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George Square with Glasgow City Council City Chambers Building in the background, Glasgow, Scotland
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Ceiling in Glasgow City Council Building

We decided the best way to see the highlights of Glasgow would be to take the Hop-On-Hop-Off Tour. The tour was about two hours around the city, making a few stops along the way. If you got off, you could get on another bus to continue the tour. The top deck of the red double decker buses were open and a guide pointed out places of interest as we went. The city is an interesting mix of old and new.

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Mural in Glasgow, Scotland
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Kelvingrove Art Gallery and Museum, Glasgow, Scotland
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Italian Shopping District, Glasgow, Scotland
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Glasgow SSE Hydro concert, sporting, and special events arena
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The old and the new in Glasgow, Scotland

The next day our adventure was a ride from Glasgow to Inverness in our rental car. After a few wrong turns and a ride through the Glasgow suburbs the scenery got better and better as the day went on.

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On the road to Inverness, Scotland
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Snow in the Highlands, Scotland

Inverness is a much smaller city with the River Ness running right through the center of town and a castle at the top of a hill. The name Inverness means “mouth of the Ness”. We arrived early enough to take a walk beside the river.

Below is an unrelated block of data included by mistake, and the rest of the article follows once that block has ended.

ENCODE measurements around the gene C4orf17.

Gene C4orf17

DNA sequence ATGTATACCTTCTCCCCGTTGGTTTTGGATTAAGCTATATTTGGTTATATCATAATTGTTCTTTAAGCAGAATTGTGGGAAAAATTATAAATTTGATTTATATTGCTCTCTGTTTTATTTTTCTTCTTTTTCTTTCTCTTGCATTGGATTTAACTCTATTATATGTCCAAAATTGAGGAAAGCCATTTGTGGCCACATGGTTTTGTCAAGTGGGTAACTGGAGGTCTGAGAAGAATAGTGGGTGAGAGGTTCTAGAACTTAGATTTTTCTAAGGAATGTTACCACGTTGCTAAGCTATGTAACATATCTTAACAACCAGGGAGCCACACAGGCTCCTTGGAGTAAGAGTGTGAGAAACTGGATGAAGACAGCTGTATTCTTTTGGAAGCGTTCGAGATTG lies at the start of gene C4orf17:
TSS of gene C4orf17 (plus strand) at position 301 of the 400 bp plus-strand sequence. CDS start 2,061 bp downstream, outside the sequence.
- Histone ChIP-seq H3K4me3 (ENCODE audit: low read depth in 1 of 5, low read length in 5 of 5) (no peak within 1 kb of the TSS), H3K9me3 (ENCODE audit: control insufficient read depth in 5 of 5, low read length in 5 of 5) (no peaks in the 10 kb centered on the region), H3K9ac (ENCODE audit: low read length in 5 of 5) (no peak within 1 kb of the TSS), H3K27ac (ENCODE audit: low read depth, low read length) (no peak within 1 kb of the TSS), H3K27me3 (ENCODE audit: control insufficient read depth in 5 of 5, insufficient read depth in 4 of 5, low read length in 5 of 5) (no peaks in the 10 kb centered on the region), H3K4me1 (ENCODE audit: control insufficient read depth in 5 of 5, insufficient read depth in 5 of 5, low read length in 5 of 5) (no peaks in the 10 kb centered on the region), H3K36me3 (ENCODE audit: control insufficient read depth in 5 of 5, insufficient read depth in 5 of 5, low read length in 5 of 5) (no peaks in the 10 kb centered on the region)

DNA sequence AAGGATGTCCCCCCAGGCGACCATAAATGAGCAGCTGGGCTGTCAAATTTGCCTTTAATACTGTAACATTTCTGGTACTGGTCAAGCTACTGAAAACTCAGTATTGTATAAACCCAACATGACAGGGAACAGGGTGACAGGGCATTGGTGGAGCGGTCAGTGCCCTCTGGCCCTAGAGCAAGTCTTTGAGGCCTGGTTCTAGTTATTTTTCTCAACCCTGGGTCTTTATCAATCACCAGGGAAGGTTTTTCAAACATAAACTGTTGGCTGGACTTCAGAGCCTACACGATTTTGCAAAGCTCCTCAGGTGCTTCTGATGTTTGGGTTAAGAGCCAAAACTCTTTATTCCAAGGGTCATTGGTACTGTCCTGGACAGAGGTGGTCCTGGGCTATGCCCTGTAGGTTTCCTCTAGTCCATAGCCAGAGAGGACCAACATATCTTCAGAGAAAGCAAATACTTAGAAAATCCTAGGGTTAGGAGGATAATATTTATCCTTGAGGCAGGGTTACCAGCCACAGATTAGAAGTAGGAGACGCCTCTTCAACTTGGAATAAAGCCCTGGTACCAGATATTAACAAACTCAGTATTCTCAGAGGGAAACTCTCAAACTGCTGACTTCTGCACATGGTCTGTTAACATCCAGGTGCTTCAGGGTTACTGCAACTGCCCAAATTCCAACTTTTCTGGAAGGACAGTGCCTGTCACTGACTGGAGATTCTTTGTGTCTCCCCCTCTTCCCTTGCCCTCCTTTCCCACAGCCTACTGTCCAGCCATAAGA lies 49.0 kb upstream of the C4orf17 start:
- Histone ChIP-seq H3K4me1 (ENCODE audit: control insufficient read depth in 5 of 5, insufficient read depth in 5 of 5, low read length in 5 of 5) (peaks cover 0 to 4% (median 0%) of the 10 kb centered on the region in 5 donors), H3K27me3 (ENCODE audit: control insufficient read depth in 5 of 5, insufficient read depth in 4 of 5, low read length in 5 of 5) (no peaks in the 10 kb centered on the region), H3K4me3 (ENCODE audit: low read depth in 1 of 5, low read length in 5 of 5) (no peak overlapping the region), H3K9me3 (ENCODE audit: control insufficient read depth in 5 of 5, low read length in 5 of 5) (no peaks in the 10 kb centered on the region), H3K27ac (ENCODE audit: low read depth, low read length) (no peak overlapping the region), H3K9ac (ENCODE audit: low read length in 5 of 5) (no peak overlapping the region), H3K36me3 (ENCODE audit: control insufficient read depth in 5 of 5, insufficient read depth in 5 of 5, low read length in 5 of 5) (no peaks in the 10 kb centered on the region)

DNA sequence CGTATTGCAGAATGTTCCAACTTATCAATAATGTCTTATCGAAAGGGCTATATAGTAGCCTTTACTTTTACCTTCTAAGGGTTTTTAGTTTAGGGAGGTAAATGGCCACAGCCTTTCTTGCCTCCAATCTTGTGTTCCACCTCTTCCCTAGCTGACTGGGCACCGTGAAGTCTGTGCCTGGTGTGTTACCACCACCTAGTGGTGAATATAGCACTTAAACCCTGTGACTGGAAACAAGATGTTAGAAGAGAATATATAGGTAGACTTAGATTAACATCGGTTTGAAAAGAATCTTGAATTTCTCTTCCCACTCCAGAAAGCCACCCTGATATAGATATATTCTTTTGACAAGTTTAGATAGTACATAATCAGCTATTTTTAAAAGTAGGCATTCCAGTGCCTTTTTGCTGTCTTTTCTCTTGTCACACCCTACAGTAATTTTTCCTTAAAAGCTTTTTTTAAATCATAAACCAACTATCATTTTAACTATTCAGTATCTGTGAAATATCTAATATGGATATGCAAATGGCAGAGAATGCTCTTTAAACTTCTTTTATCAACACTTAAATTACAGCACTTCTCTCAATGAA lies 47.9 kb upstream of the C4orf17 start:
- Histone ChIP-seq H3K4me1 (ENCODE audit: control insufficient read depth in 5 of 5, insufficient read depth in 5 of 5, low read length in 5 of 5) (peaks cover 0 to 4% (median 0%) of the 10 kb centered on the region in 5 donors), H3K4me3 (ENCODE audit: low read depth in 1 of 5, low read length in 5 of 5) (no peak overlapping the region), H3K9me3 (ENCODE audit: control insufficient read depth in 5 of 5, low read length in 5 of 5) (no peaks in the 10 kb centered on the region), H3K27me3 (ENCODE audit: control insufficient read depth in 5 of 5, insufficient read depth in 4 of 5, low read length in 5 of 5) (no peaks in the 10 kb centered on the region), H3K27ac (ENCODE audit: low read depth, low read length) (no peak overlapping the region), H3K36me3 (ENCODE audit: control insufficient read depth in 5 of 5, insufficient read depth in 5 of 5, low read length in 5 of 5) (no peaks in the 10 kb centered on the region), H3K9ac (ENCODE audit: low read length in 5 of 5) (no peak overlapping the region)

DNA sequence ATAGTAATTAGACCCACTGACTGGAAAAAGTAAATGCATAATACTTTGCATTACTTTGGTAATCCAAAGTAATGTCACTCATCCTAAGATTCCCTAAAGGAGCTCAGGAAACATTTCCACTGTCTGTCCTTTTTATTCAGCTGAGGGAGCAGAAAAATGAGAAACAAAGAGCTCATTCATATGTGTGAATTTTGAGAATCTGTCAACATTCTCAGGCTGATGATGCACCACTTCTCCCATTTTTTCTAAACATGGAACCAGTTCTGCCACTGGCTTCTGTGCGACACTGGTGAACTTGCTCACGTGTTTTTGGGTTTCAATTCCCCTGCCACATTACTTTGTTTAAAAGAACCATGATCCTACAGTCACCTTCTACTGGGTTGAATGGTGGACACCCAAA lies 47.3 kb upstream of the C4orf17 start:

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Inverness Castle, Scotland
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Faith, Hope and Charity statue in Inverness, Scotland
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River Ness, Inverness, Scotland
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River Ness, Inverness

Next up, a full day bus tour through the Scottish Highlands.

 

Wandering around Saint Augustine

It’s been over 40 years since we last camped in Anastasia State Park. We were camping in a tent with our kids and back then you could drive on the beach.

Today there is no more driving on the beach in the state park. Instead, there is a huge parking area with walkways over the dunes and a wheelchair accessible beach mat to the beach.

It was chilly, foggy and raining during most of our stay. On the first sunny day we went exploring. After a drive south on famous highway A1A, we headed to the Saint Augustine Alligator Farm Zoological Park.

Founded in 1893, the Alligator Farm started out with just a few exhibits of Florida reptiles. It has expanded over the years to include not only reptiles but also birds and mammals from all around the world. Today, in addition to the educational shows and exhibits, it is also used for research.

As we wandered through the zoo toward the Native Swamp and Rookery to see the nesting birds (I posted about them here) we stopped to observe the many varieties of animal life.

We took a break for lunch and drove to the nearby Conch House Marina and Guesthouse to eat outside on their waterfront deck.

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Lunch with a view at Conch House Restaurant

After lunch it was back to the Alligator Farm to watch the 3:00 alligator feeding. Can you say feeding frenzy?

Our next stop was the Saint Augustine Lighthouse. Gorgeous views were our reward for climbing all the steps to the top.

When we weren’t exploring St. Augustine we enjoyed being in Anastasia State Park. Our campsite was surrounded on three sides by natural vegetation and the beach was only a 10 minute walk from our campsite. One afternoon we explored the nature trail near the campground.